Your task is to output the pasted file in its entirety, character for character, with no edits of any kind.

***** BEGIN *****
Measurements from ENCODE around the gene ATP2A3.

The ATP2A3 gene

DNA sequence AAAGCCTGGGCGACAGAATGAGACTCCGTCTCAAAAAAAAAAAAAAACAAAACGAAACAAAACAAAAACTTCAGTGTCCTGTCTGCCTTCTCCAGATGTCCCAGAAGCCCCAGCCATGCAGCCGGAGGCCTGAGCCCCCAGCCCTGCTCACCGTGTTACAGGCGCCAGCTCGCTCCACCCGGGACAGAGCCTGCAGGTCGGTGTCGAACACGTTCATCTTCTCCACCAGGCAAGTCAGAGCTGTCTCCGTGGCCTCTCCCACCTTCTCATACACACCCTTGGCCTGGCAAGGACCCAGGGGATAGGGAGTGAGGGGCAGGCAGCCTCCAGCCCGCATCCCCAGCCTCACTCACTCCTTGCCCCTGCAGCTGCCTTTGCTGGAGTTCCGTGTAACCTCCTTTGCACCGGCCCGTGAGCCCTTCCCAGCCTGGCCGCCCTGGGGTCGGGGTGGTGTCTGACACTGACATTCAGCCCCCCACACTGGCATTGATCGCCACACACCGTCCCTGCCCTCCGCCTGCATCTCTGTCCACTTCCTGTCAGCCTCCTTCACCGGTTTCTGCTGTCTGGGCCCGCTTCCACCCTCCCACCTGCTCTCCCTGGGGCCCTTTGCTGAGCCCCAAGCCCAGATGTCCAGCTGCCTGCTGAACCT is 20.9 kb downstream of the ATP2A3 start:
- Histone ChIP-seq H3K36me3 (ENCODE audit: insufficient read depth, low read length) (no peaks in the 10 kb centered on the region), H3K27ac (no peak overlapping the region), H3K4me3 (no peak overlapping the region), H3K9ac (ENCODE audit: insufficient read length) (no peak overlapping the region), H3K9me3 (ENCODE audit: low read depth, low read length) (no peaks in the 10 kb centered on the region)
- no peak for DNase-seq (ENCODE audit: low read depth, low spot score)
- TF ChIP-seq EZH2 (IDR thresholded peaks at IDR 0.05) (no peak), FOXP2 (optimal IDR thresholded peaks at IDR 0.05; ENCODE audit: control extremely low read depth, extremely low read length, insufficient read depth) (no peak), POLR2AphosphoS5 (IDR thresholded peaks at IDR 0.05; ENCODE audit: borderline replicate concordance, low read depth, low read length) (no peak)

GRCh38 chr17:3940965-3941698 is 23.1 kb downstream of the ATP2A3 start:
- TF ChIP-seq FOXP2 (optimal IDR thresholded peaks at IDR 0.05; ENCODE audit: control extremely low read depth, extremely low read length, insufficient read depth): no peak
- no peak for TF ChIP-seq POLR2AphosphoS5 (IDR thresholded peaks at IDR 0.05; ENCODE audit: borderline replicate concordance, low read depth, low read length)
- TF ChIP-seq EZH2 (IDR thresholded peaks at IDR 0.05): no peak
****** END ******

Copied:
Measurements from ENCODE around the gene ATP2A3.

The ATP2A3 gene

DNA sequence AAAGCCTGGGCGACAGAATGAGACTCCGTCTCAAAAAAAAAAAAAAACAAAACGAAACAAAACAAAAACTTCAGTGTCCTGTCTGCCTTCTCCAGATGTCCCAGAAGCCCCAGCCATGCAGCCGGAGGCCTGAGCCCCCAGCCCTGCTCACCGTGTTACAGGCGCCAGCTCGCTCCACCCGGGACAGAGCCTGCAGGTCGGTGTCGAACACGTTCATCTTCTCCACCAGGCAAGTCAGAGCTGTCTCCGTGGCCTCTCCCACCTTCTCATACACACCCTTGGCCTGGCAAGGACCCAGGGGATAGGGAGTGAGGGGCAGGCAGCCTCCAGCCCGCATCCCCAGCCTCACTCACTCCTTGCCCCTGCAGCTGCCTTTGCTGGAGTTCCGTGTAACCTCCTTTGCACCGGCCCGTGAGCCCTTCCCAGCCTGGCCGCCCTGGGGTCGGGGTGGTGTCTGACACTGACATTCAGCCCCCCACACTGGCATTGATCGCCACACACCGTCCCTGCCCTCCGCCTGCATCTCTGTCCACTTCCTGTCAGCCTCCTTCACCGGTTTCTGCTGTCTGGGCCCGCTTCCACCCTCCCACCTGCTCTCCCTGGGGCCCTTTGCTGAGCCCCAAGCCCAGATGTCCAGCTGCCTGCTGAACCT is 20.9 kb downstream of the ATP2A3 start:
- Histone ChIP-seq H3K36me3 (ENCODE audit: insufficient read depth, low read length) (no peaks in the 10 kb centered on the region), H3K27ac (no peak overlapping the region), H3K4me3 (no peak overlapping the region), H3K9ac (ENCODE audit: insufficient read length) (no peak overlapping the region), H3K9me3 (ENCODE audit: low read depth, low read length) (no peaks in the 10 kb centered on the region)
- no peak for DNase-seq (ENCODE audit: low read depth, low spot score)
- TF ChIP-seq EZH2 (IDR thresholded peaks at IDR 0.05) (no peak), FOXP2 (optimal IDR thresholded peaks at IDR 0.05; ENCODE audit: control extremely low read depth, extremely low read length, insufficient read depth) (no peak), POLR2AphosphoS5 (IDR thresholded peaks at IDR 0.05; ENCODE audit: borderline replicate concordance, low read depth, low read length) (no peak)

GRCh38 chr17:3940965-3941698 is 23.1 kb downstream of the ATP2A3 start:
- TF ChIP-seq FOXP2 (optimal IDR thresholded peaks at IDR 0.05; ENCODE audit: control extremely low read depth, extremely low read length, insufficient read depth): no peak
- no peak for TF ChIP-seq POLR2AphosphoS5 (IDR thresholded peaks at IDR 0.05; ENCODE audit: borderline replicate concordance, low read depth, low read length)
- TF ChIP-seq EZH2 (IDR thresholded peaks at IDR 0.05): no peak